Lately, I've been playing the game Metal Gear Solid, which is a game focused on espionage. In the game, the way that I prefer to play is such that the playable character is fine with harming the enemy; for example incapacitating them with hand to hand combat, using a tranquilizer gun on them, or holding them up at gun point, but not fine with murdering them.

Is there a word that exists to describe an opinion that violence is fine to accomplish a task, but not murder? For one to be pacifist necessitates that one is against all forms of violence, including that which does not end the life another, so that didn't quite fit.

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    I always thought it was interesting in Batman video games that he would never be okay with killing someone, yet crushing their spine against a brick wall was perfectly okay... Interesting question, I wonder if there is a word. – Tyler N Aug 5 '20 at 18:54
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    I've never heard of a word like this, but I might not travel in the circles where it would come up. – Barmar Aug 5 '20 at 20:56
  • I suggest there is no word or term like that, partly because the whole Question is about philosophy, not vocabulary. I also suggest Batman "crushing anyone's spine" was a figure of speech, broadly equivalent to "thrashing him within an inch of his life…" Don't you think in every-day life most people find violence acceptable, and see killing as nothing more than an extension? – Robbie Goodwin Aug 6 '20 at 23:37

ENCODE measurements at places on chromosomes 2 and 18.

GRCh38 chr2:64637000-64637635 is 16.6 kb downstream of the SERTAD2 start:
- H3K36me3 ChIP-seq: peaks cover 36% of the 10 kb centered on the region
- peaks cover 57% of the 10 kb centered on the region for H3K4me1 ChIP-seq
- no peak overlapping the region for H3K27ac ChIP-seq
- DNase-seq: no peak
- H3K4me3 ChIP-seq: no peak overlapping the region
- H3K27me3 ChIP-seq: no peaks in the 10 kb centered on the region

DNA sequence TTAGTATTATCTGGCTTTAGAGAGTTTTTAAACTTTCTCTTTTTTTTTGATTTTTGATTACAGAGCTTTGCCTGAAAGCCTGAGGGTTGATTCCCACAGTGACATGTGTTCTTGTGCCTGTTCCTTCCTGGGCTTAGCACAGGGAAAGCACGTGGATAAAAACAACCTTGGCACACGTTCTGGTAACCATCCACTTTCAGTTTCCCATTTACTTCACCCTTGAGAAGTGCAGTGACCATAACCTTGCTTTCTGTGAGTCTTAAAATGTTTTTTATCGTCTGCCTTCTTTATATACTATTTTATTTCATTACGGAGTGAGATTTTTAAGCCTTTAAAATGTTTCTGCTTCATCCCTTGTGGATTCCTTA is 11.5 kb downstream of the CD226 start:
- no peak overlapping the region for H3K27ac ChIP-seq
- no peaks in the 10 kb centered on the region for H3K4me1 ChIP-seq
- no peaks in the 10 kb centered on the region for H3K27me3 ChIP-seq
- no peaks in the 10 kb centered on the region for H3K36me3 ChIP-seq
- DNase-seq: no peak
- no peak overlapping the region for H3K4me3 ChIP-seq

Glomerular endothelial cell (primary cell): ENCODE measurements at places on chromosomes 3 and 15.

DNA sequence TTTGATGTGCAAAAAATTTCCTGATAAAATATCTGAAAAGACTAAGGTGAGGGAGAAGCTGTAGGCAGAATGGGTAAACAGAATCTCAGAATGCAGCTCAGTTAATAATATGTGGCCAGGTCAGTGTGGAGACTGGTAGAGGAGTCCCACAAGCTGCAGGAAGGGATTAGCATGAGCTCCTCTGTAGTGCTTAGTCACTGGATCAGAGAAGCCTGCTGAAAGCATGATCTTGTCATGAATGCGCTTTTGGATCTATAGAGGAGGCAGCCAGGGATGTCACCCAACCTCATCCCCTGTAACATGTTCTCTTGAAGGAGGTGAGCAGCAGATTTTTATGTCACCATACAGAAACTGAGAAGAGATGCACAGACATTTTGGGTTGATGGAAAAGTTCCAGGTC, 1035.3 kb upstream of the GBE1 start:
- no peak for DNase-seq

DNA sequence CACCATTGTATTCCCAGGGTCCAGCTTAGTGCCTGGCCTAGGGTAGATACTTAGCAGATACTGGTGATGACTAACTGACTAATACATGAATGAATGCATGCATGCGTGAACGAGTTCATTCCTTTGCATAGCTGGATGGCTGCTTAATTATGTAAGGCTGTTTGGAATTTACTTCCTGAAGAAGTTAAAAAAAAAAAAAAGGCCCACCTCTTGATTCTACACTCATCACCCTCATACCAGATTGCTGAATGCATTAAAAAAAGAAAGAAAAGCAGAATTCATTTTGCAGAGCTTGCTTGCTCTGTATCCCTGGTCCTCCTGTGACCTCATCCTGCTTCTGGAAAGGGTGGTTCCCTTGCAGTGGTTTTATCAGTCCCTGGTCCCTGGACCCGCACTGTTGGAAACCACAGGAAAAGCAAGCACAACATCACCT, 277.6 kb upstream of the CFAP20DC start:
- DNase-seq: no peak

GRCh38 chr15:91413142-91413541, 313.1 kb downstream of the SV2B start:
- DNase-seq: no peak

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    @RobbieGoodwin - Nevertheless, we use words to express our ideas in philosophy. – ConsciousClay Aug 8 '20 at 8:00
  • @Touchstone Of course we do. How was that in question? Would you prefer to drop the original Question and instead go to Chat about philosophy? – Robbie Goodwin Aug 8 '20 at 23:29
  1. unsoldierly (adj): Not having the qualities of a soldier. [Shorter Oxford English dictionary]

This is applicable if one thinks the purpose of being a soldier is to kill. In this case, someone who is unsoldierly may still tolerate violence to some extent.

  1. unmilitary (adj): Not in accordance with military practice. [Shorter Oxford English dictionary]

For reasons analogous to those above. The synonym 'nonmilitary' may work as well.

  1. conscientious objector (noun):

A person who refuses to serve in the armed forces or bear arms on moral or religious grounds. [M-W]

Again, someone may not wish to serve in the armed forces due to scruples over killing, rather than violence per se.

For all that, I don't find any of these terms especially specific for your intended meaning. It may be, as is found in other instances, that the best term will be one suggested by the personality traits of a character in some fairly well-known story.

Compare - [Quixotic, Pander, Gargantuan, Serendipity, Malapropism, Milquetoast, Pollyanna, Syohilis] etc.

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